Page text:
Michael Giacchino to Compose Score for Pixar's Heady 'Inside Out'
Sadly, we're not going to get a feature film from Pixar Animation this year. The Good Dinosaur was meant for release this year, but was pushed back to 2015, resulting in a delay of the Finding Nemo sequel Finding Dory to 2016. But still slated for 2015 is the original story Inside Out, with Up director Pete Docter at the helm. We got a first look at the characters from the film last year, and now we have word from Pixar Post (via The Film Stage) that Michael Giacchino, who composed the score for Up and was just hired for Jurassic World, will do the same to help bring these characters inside the mind of an 11-year-old girl to life.
Along with that news, a new official synopsis for the Pixar film has been unveiled:
From the tepuis of South America to a monster-filled metropolis, Academy Award®-winning director Pete Docter has taken audiences to unique and imaginative places. In 2015, he will take us to the most extraordinary location of all – inside the mind of an 11-year-old named Riley.
Growing up can be a bumpy road, and it’s no exception for Riley, who is uprooted from her Midwest life when her father starts a new job in San Francisco. Like all of us, Riley is guided by her emotions – Joy (Amy Poehler), Fear (Bill Hader), Anger (Lewis Black), Disgust (Mindy Kaling) and Sadness (Phyllis Smith). The emotions live in Headquarters, the control center inside Riley’s mind, where they help advise her through everyday life. As Riley and her emotions struggle to adjust to a new life in San Francisco, turmoil ensues in Headquarters. Although Joy, Riley’s main and most important emotion, tries to keep things positive, the emotions conflict on how best to navigate a new city, house and school.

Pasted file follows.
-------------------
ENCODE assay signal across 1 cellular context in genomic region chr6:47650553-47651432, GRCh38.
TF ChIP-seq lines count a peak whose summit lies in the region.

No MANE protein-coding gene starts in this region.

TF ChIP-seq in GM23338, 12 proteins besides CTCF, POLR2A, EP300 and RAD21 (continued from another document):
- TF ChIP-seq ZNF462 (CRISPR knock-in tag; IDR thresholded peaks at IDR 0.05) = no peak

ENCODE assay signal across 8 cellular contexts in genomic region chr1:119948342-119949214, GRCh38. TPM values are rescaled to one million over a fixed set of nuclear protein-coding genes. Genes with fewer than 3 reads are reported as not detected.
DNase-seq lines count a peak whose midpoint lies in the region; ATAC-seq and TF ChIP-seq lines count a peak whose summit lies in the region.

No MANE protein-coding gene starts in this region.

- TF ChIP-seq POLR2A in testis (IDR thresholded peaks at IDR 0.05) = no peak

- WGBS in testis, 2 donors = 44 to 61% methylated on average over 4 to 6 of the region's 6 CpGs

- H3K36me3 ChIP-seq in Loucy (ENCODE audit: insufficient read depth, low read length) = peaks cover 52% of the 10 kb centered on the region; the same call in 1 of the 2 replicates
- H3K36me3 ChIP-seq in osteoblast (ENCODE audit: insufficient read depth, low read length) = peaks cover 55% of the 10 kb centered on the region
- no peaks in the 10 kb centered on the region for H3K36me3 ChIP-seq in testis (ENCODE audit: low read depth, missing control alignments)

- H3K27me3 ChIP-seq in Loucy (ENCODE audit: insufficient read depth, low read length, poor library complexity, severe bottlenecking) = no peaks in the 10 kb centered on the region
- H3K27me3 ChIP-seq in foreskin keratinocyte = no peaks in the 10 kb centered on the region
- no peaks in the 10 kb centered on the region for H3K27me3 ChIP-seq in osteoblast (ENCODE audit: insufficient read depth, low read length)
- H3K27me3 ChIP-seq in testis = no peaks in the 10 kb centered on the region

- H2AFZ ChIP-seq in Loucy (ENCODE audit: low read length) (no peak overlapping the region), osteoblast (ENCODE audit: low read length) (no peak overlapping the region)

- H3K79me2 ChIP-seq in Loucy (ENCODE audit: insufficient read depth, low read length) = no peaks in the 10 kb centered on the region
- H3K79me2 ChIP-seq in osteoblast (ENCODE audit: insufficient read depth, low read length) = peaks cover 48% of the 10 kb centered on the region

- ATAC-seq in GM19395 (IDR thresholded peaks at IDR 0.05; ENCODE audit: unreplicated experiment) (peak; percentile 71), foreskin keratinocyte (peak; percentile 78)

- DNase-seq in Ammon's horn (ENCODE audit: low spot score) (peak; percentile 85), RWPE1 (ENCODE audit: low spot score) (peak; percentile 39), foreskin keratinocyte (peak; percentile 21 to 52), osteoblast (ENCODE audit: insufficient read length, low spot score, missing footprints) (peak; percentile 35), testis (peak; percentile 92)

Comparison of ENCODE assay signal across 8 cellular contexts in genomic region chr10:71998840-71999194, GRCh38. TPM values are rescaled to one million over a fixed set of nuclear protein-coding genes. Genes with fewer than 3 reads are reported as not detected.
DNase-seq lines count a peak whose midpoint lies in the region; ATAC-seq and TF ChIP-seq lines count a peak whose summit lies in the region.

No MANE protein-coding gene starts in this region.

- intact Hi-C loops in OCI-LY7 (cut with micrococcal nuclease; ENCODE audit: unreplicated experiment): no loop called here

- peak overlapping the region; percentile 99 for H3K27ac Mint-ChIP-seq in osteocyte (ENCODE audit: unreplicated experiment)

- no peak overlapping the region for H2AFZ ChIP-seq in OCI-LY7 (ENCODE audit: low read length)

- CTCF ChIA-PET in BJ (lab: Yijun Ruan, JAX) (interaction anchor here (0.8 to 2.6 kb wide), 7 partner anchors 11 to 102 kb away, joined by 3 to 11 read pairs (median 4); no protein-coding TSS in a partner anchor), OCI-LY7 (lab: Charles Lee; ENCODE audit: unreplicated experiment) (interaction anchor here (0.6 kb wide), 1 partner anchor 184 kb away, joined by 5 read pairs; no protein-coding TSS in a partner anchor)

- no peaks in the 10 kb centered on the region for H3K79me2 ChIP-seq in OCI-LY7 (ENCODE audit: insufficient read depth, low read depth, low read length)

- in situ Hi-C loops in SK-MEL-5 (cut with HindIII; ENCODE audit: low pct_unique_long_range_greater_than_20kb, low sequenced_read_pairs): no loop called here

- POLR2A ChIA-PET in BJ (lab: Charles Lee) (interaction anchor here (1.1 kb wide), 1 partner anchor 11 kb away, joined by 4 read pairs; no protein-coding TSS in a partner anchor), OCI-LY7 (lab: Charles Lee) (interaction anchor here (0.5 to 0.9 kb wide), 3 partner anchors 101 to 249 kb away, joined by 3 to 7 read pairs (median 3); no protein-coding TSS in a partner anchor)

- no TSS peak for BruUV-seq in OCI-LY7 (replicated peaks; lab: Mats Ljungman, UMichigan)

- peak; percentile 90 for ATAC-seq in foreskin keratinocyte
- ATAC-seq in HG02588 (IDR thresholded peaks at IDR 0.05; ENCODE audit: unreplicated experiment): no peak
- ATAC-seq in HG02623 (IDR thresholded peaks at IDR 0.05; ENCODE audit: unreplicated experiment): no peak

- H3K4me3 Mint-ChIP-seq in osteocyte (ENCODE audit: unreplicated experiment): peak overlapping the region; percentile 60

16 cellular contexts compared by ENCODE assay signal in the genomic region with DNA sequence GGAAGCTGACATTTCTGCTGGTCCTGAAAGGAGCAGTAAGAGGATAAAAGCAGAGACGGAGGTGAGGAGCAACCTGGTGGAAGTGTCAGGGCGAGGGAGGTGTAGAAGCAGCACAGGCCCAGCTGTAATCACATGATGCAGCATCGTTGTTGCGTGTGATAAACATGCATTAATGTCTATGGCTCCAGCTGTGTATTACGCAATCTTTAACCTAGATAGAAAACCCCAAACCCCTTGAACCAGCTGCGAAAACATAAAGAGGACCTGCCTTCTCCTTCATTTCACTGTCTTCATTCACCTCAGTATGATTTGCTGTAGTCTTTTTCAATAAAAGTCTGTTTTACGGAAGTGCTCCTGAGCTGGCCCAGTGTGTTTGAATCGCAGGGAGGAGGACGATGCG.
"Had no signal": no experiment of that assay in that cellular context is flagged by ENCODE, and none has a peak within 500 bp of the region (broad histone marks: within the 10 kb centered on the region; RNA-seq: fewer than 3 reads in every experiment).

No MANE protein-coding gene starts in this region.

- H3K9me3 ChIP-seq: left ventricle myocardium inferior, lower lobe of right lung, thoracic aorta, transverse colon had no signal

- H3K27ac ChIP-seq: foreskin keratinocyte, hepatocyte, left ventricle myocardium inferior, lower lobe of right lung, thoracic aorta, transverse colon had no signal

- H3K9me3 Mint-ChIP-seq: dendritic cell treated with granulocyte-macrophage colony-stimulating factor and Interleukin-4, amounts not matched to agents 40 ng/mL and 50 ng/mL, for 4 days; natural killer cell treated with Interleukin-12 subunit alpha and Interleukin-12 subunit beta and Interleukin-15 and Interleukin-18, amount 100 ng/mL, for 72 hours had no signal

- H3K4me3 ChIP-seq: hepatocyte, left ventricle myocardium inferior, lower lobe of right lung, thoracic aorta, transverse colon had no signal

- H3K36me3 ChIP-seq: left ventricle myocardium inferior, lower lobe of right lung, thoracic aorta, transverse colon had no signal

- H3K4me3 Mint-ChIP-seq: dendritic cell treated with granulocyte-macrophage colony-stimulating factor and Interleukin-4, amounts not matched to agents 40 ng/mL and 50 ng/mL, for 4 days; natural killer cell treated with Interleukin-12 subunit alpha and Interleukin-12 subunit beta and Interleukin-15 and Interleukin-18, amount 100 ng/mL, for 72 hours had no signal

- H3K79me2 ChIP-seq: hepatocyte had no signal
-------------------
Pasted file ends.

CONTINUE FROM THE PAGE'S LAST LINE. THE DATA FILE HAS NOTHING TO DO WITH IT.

Man, this sounds like an incredible film all around. "SNL" alums Amy Poehler and Bill Hader reuniting, and "The Office" stars Mindy Kaling and Phyllis Smith joining them with the perfect casting of Lewis Black as anger? That's a winning voice cast for sure. And with a great director like Pete Docter at the helm and Giacchino composing this score, there's nothing to be worried about. This sounds like an amazing, original story with the potential for some great humor and also some serious tugging of the heart strings. And if it's half as powerful as the opening 10-minutes of Up, then we're in for something spectacular. Sound good?